Health experts offer insight into the need for digital transformation in healthcare to the health tech minds of the future

The transformation of the health and social care system as a result of digital technology and disruptive innovation is helping to create a 21st century health service, according to leading experts speaking at a recent event.

From AI to 3D printing and virtualisation to automation, there are new trends emerging at pace which are shaping the NHS and social care of the future.

As the current Covid-19 pandemic adds further emphasis to the role of digital innovation within the health system, North East Futures UTC, North East Business Futures and Accenture partnered to deliver an online event – ‘Dr Robot will see you now’-  to dissect the challenges and opportunities this presents.

Guest speaker Matthew Swindells, NHS England’s former Deputy Chief Executive, joined the discussion to provide an honest and fascinating look at the shift in the way care is being delivered as a result of digital technologies being developed and implemented at unprecedented speed to help meet the demands of the health system.

He said: “The bringing together of health and care will be one of the big learnings that comes out of the pandemic and technology will play a key role within that. We have the opportunity to significantly disrupt the way that health and care is delivered around the world and I think we will see a big step forward in the use of artificial intelligence, machine learning and automation, but with this will also come questions about how you test that technology.

“With this move to technology, there is also a risk of some people being left behind. We have to come out of this with a sense of what a resilient NHS looks like and we can provide the technology that can support all sections of society, so people aren’t left behind. The real trick for the NHS as we emerge from lockdown is not to go back to way things were done before, and also not to assume everything is solved with the technology that has been adopted – it’s somewhere in between this that will reflect what a 21st century NHS needs to look like.”

The ‘Dr Robot will see you now’ online event, which was funded by a grant from The Northstar Foundation, was attended by delegates from industry, members of the public and, importantly, students from the North East Futures UTC.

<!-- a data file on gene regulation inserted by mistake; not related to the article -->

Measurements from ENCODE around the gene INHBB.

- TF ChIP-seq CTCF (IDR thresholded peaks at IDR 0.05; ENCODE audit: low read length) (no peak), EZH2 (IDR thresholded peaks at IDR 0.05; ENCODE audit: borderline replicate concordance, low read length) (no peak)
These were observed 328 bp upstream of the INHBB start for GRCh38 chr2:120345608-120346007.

As a University Technical College, the school balances a strong core curriculum with technical qualifications to give their students a more rounded experience. North East Futures UTC has a strong focus on filling the skills gap in the digital technology and healthcare science sectors.

Matthew’s early career path within the NHS saw him move from being a Chief Information Officer at a hospital trust to a Chief Executive – a move which was relatively unheard of at the time. As the health and social care system continues to embrace digital technology, there are many opportunities for the workforce of the future to play a role in this transformation.

Offering advice to students at the event, Matthew added: “The connection of people, process and technology is coming together across the health system. There is always going to be a space for people who are absolutely at the leading edge of technology.

“All managers are expected to be technology and data savvy. If you want to be a technologist and want to make a real difference and want to be at the top table – be interested in policy, be interested in workflow design, be interested in change management and think about how technology will transform the experience and the outcome for patients and for clinicians.”

North East Futures UTC applies learning to real-life contexts and is supported by high-profile regional businesses – including Accenture – to give students a boost into the healthcare and digital technology sectors.

Mark Larsen, Managing Director at Accenture Newcastle, who hosted the session with Matthew, said: “Accenture is proud to support the UTC. It is very important that technology and healthcare are championed with younger generations given how important these sectors are to the future of industry and society.

“This event provided the opportunity to have a forward-looking discussion around the role of technology in healthcare and the confluence of those two areas, which is at the heart of what the UTC is aiming to achieve.

“This is a particularly important subject at a time when we’re seeing new technologies being catalysed and accelerated in the healthcare sector. We’ve witnessed trends emerging across the world, which are driven through necessity, as a result of the pandemic. Companies and organisations are looking forward and don’t want to return to previous models and they want to see if they can accelerate and move to new ways of working in the longer term.

“There are challenges that come with digital technologies, particularly in the health and social care sector where there will always be a need for personal connection and empathy between clinicians and patients. But we’re recognising now more than ever, the important role that technology plays, not just from the point of view of medical equipment, but also the opportunity to improve processes and patient experience as they move through the system.”

Professor Michael Whitaker, NE Futures UTC, Chair of the Board of Trustees, added: “We’re thrilled to have hosted the second in our series of North East Business Futures events which, thanks to Matthew and Mark’s input, offered a stimulating discussion around the importance of digital health technology.  Our students have gained a useful insight into the changing the face of the health service and the impact this will have as we come through the Covid-19 crisis.”